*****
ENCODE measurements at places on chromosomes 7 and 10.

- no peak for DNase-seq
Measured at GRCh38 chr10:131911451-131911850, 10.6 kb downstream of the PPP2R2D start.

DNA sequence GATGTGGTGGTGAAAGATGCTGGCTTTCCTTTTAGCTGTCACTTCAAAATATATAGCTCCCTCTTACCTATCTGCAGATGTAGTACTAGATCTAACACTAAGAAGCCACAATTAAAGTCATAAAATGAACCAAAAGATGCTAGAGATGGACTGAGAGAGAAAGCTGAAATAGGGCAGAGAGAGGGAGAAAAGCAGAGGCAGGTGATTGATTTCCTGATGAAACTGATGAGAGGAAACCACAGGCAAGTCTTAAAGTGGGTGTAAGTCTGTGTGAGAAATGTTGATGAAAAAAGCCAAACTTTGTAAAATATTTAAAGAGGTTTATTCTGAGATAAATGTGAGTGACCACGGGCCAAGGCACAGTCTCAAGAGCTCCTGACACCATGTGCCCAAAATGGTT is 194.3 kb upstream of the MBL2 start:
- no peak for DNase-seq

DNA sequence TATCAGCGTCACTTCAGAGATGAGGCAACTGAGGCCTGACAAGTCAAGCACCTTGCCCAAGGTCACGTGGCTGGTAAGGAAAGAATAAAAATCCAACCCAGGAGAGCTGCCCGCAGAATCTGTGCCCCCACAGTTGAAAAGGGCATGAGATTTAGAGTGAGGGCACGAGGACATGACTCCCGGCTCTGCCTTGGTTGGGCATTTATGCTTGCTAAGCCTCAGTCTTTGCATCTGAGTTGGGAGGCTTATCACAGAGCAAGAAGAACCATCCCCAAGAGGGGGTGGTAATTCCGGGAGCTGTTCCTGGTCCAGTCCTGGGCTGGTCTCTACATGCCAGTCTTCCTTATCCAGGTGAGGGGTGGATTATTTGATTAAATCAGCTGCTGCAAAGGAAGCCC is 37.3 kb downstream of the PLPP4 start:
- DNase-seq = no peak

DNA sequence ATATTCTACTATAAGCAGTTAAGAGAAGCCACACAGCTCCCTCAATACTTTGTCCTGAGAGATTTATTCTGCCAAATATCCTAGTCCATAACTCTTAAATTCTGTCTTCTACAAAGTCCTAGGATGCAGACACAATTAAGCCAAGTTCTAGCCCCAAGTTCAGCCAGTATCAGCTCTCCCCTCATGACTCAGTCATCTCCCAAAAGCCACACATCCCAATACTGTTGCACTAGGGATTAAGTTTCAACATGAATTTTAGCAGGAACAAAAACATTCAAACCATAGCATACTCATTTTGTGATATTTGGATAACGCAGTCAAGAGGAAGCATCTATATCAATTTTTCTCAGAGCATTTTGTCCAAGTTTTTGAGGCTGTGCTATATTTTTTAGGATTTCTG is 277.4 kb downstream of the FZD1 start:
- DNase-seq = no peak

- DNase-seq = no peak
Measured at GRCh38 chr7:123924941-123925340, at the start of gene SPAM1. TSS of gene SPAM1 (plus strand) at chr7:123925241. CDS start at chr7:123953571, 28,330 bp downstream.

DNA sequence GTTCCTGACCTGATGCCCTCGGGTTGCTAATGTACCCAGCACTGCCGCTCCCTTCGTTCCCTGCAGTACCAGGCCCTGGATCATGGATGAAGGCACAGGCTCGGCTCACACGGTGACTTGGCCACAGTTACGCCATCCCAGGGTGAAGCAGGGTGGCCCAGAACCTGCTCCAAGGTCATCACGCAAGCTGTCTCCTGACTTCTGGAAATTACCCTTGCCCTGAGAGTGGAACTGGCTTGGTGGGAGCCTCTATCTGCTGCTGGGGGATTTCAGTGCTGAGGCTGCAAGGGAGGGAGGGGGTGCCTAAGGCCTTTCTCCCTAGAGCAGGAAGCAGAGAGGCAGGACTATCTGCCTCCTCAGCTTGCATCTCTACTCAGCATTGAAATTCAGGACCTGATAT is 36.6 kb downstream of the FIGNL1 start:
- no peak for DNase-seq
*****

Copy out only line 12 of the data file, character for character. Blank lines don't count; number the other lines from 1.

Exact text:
DNA sequence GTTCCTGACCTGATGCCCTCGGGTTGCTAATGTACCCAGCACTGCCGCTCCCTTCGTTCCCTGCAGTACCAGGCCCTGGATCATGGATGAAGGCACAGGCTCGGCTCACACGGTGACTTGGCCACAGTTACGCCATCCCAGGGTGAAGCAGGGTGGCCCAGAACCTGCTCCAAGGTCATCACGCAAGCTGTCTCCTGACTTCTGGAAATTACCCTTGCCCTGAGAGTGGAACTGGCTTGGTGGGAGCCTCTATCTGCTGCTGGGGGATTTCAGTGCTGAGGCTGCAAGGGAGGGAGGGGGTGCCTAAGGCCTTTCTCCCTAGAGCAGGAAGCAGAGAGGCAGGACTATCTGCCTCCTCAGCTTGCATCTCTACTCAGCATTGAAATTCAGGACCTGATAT is 36.6 kb downstream of the FIGNL1 start: